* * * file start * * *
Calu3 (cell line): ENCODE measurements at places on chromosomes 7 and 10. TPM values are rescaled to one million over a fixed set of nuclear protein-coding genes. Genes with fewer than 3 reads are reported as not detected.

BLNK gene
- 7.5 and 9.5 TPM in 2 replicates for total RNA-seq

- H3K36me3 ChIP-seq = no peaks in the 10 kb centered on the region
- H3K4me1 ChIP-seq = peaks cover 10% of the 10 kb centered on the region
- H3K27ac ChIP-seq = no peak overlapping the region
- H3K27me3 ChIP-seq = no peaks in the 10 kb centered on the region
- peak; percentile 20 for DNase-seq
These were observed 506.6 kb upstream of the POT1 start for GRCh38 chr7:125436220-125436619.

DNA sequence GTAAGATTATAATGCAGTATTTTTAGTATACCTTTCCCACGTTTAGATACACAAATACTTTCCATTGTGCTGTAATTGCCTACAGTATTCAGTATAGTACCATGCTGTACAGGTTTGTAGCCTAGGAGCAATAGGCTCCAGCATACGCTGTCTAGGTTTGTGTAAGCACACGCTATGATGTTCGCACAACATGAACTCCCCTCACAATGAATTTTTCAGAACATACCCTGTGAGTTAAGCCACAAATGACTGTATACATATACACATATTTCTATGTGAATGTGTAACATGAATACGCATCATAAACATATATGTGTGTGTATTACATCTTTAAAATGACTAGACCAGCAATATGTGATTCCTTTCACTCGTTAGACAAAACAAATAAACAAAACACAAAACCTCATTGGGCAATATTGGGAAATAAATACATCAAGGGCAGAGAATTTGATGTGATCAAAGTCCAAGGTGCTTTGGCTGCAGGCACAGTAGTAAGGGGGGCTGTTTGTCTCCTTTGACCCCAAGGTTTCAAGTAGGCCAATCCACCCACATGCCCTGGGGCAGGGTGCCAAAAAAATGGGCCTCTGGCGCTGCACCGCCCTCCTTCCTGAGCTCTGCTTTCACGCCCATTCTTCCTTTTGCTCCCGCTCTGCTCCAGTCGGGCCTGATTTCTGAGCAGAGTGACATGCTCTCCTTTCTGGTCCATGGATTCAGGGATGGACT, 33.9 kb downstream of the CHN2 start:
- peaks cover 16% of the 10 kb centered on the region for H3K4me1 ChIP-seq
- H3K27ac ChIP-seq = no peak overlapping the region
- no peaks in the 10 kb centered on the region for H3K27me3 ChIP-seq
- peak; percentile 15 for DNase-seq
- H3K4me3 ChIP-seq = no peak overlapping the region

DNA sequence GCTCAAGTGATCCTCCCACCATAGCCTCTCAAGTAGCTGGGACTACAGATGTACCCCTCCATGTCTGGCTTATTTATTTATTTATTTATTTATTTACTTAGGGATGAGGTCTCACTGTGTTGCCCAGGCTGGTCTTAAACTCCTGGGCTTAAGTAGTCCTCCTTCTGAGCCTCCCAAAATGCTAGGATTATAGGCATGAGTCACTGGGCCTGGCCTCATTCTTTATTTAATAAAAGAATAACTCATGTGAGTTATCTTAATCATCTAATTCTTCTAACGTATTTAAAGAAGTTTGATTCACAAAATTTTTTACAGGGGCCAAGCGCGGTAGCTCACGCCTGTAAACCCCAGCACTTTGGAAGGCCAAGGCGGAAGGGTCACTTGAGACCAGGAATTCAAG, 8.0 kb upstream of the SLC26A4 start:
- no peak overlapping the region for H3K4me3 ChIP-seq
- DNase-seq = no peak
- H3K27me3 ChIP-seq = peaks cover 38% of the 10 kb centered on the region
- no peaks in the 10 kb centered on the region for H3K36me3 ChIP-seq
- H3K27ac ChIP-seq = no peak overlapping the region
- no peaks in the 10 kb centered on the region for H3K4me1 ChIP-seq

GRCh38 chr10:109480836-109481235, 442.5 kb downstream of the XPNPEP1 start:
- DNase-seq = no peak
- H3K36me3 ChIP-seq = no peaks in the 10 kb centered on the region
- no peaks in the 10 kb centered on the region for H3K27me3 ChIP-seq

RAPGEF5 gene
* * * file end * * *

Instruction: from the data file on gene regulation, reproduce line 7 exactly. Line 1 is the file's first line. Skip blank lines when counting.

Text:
- H3K27me3 ChIP-seq = no peaks in the 10 kb centered on the region